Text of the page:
Rachel Fieldhouse


Could an eye test predict your risk of heart disease?

Could an eye test predict your risk of heart disease?

A team of scientists believe a routine eye test, combined with genetic information, could accurately predict an individual’s risk of coronary artery disease and its potential outcome, heart attacks.

The researchers examined the patterns of blood vessels in the retina using data from the UK Biobank (UKB), which includes demographic, epidemiological, clinical and genetic data from 500,000 UK participants.

They found that simpler patterns were related to coronary heart disease (CAD) and myocardial infarctions (MI), also known as heart attacks, and developed a model that they say is able to predict an individual’s risk of MI based on multiple factors, including images of their eyes.

“Strikingly, we discovered that our model was able to better classify participants with low or high MI risk in UKB when compared with established models that only include demographic data. The improvement of our model was even higher if we added a score related to the genetic propensity of developing MI,” Ana Villaplana-Velasco, a PhD student at the University of UK, says.

The team also found that several regions of our genes drive branching of vessels in the eye - four of which are also involved in cardiovascular disease genetics.

“In particular, we found that these common genetic regions are involved in processes related to MI severity and recovery,” Ms Villaplana-Velasco says.

They also believe their findings could be useful for identifying risk of other diseases, with retinal vascular patterns potentially reflecting the development of diseases such as diabetic retinopathy and stroke.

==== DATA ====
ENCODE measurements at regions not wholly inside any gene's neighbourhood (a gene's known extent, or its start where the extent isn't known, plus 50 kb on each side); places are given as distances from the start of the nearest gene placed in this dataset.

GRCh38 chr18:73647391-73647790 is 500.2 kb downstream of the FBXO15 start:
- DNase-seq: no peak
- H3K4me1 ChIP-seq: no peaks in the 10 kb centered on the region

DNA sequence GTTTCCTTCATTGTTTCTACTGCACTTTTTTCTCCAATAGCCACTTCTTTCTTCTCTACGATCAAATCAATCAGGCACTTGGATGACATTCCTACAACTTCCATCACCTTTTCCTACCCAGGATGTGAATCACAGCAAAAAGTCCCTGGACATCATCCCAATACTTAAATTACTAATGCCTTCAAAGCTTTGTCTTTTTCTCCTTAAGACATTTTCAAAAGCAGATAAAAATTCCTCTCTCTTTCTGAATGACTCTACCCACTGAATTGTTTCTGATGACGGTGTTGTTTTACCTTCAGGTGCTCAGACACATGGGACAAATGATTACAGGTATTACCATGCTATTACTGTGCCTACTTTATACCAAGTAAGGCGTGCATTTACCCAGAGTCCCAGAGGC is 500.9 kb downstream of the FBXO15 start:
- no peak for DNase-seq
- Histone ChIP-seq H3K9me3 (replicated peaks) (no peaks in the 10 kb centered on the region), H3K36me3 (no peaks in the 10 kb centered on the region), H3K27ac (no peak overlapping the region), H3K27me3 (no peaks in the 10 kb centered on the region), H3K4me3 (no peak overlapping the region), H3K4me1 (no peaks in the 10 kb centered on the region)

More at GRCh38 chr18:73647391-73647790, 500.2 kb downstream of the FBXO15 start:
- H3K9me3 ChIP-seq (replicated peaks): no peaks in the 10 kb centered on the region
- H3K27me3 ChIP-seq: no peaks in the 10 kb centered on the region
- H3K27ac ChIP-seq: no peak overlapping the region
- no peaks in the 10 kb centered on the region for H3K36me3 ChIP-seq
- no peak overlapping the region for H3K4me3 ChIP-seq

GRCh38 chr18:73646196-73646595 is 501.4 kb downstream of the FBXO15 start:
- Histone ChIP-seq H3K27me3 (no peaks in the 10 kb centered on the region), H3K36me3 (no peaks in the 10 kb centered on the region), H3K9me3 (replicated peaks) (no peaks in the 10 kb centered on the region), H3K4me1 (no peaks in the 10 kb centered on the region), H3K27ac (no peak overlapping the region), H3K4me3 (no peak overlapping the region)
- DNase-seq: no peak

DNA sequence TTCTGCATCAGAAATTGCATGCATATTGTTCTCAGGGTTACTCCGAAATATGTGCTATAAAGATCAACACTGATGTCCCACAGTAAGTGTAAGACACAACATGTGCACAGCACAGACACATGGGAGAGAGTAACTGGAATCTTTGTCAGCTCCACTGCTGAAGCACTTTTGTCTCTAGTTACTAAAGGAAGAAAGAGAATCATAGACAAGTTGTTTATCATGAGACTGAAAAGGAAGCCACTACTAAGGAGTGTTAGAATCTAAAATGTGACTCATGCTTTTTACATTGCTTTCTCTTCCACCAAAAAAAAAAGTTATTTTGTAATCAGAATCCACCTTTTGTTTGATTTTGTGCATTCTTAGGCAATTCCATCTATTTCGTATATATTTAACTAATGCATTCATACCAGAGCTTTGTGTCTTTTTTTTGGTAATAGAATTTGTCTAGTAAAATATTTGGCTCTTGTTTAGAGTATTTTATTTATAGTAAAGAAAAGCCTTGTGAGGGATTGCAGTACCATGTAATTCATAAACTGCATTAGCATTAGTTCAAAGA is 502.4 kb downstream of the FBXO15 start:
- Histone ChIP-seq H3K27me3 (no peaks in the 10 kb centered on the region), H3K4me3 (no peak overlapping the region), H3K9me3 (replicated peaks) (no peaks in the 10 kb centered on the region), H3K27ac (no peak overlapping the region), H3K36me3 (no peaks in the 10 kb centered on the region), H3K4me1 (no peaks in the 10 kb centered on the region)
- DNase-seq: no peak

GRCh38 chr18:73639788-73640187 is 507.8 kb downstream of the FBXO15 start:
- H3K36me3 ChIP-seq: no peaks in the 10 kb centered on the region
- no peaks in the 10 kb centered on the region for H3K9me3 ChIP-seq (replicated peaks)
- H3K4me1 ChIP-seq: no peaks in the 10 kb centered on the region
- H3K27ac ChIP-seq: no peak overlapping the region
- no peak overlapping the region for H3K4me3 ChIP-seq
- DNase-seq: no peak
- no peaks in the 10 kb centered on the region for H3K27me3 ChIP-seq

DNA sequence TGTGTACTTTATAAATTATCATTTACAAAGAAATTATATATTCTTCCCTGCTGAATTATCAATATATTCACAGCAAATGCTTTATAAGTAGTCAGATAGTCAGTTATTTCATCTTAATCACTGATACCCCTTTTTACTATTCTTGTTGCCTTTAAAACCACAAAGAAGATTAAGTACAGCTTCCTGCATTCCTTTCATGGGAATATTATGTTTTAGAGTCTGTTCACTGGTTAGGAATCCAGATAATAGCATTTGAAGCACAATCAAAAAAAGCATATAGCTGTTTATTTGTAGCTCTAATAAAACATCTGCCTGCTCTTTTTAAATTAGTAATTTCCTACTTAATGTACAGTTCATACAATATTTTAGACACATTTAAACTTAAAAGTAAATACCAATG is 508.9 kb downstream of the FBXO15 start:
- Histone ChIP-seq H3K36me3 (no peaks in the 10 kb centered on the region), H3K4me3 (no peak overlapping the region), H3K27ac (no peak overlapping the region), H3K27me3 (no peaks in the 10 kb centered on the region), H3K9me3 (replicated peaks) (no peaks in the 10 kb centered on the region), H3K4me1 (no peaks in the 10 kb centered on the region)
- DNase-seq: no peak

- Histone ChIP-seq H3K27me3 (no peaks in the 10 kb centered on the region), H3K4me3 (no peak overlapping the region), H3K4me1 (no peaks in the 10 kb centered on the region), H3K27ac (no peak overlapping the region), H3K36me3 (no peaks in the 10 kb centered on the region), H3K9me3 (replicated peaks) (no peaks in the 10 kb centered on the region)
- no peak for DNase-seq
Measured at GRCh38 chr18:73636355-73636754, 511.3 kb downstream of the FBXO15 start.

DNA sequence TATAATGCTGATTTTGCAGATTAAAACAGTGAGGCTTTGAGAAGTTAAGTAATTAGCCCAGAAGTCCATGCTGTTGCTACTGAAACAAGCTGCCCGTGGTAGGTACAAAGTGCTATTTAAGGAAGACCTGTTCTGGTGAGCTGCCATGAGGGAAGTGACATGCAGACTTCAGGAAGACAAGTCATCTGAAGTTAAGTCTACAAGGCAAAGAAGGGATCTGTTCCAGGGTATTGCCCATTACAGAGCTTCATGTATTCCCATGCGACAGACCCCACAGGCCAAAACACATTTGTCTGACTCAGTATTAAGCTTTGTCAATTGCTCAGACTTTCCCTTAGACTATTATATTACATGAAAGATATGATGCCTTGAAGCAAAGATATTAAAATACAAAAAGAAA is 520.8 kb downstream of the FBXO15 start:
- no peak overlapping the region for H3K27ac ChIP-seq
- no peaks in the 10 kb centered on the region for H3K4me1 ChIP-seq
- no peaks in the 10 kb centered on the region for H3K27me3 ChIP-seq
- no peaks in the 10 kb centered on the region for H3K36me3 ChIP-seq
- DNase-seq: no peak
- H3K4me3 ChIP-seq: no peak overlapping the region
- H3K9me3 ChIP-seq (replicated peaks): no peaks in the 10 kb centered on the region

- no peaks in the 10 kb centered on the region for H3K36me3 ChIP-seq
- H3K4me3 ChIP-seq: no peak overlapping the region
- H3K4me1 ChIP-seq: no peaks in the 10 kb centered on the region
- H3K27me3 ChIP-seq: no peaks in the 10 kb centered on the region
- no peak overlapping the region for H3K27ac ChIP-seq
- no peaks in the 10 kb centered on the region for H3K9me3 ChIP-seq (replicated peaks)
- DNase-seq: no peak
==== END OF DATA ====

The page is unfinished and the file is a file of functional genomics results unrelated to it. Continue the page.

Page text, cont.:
“We would like to investigate this further, as well as undertaking a sex-specific analysis. We know that females with a higher MI or CAD risk tend to have pronounced retinal vascular deviations when compared to the male population. We would like to repeat our analysis separately in males and females to investigate if a sex-specific model for MI completes a better risk classification,” Ms Villaplana-Velasco says.

With the average age for an MI being 60, the team found that their model was most accurate at predicting risk more than five years before a person experiences an MI.

”So the calculation of an individualised MI risk from those over 50 years old would seem to be appropriate,” says Ms Villaplan-Velasco. 

”This would enable doctors to suggest behaviours that could reduce risk, such as giving up smoking and maintaining normal cholesterol and blood pressure. Our work once more shows the importance of comprehensive analysis of data that is routinely collected and its value in the further development of personalised medicine.”

Their findings were presented at the annual conference of the European Society of Human Genetics.

Image: Getty Images

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